How Much Sedentary Time is Needed to Increase CVD Risk?
Higher sedentary times are associated with increased risk of cardiovascular disease (CVD), according to a new study.
It is well understood that a lack of physical activity increases the risk of CVD, but the specific dose-response association has not been studied.
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To study the categorical and quantitative dose-response association between sedentary behavior and CVD risk, the researchers searched online databases for studies that assessed sedentary times in relation to incident CVD that were published before July 6, 2015.
The researchers evaluated 9 prospective cohort studies that included 720,425 participants aged 18 years and older and 25,769 cardiovascular events with a median 11-year follow-up.
A categorical analysis showed that participants who were sedentary for a median 12.5 hours per day (highest sedentary time) had an increased risk for CVD compared with those who were sedentary for about 2.5 hours per day (lowest sedentary time). Those who were sedentary for about 7.5 hours per day (intermediate sedentary time) had no apparent risk.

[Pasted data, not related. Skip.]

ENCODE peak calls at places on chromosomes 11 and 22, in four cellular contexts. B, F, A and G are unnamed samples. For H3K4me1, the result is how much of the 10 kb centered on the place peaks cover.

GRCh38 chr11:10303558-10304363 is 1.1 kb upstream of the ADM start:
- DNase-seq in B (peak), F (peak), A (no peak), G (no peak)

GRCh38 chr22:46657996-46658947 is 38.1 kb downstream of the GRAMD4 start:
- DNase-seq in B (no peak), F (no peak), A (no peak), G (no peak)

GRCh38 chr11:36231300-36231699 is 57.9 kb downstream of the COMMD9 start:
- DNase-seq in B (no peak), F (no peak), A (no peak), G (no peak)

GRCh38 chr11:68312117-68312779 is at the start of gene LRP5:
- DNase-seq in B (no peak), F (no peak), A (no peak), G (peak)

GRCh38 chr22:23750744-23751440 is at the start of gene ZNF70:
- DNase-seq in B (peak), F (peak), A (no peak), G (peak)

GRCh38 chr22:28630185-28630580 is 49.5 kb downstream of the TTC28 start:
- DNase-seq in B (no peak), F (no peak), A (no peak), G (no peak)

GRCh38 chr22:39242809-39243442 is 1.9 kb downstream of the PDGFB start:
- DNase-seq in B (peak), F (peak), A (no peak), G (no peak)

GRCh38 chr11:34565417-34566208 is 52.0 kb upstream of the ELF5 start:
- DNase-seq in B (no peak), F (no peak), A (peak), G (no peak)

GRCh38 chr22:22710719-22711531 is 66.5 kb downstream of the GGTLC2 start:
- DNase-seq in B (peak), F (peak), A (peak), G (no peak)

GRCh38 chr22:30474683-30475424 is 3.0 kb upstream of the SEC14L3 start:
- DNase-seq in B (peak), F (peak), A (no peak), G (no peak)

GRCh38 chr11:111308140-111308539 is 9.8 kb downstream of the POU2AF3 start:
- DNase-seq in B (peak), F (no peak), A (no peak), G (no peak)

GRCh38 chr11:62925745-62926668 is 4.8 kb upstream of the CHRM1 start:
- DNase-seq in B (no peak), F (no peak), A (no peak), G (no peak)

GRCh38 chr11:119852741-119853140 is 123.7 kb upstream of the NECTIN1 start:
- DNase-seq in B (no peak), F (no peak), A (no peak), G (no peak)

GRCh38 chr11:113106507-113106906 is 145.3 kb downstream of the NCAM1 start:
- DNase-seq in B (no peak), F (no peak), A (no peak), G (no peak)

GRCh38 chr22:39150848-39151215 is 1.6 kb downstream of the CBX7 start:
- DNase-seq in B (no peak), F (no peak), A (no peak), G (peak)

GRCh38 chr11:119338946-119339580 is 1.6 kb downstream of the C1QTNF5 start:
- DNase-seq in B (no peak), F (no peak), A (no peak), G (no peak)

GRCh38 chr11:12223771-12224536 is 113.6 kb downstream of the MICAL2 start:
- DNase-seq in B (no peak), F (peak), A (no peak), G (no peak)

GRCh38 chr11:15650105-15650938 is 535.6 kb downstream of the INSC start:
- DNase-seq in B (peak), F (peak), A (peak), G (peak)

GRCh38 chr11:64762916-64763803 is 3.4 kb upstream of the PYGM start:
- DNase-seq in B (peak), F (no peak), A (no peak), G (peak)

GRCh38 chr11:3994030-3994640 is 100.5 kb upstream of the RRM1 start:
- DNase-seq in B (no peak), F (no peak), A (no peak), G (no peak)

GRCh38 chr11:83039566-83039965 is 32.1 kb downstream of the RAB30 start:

However, after performing a continuous analysis, the researchers found a nonsignificant increased risk for those who were sedentary for more than 6.8 hours per day and a significant increased risk for those who were sedentary more than 10 hours per day.
“The association between sedentary time and the risk for CVD is nonlinear with an increased risk only at very high levels,” the researchers concluded. “These findings could have implications for guideline recommendations regarding the risks related to sedentary behavior.”
Pandey A, Salahuddin U, Garg S, et al. Continuous dose-response association between sedentary time and risk for cardiovascular disease: a meta-analysis [published online July 13, 2016]. JAMA Cardiol. doi: 10.1001/jamacardio.2016.1567.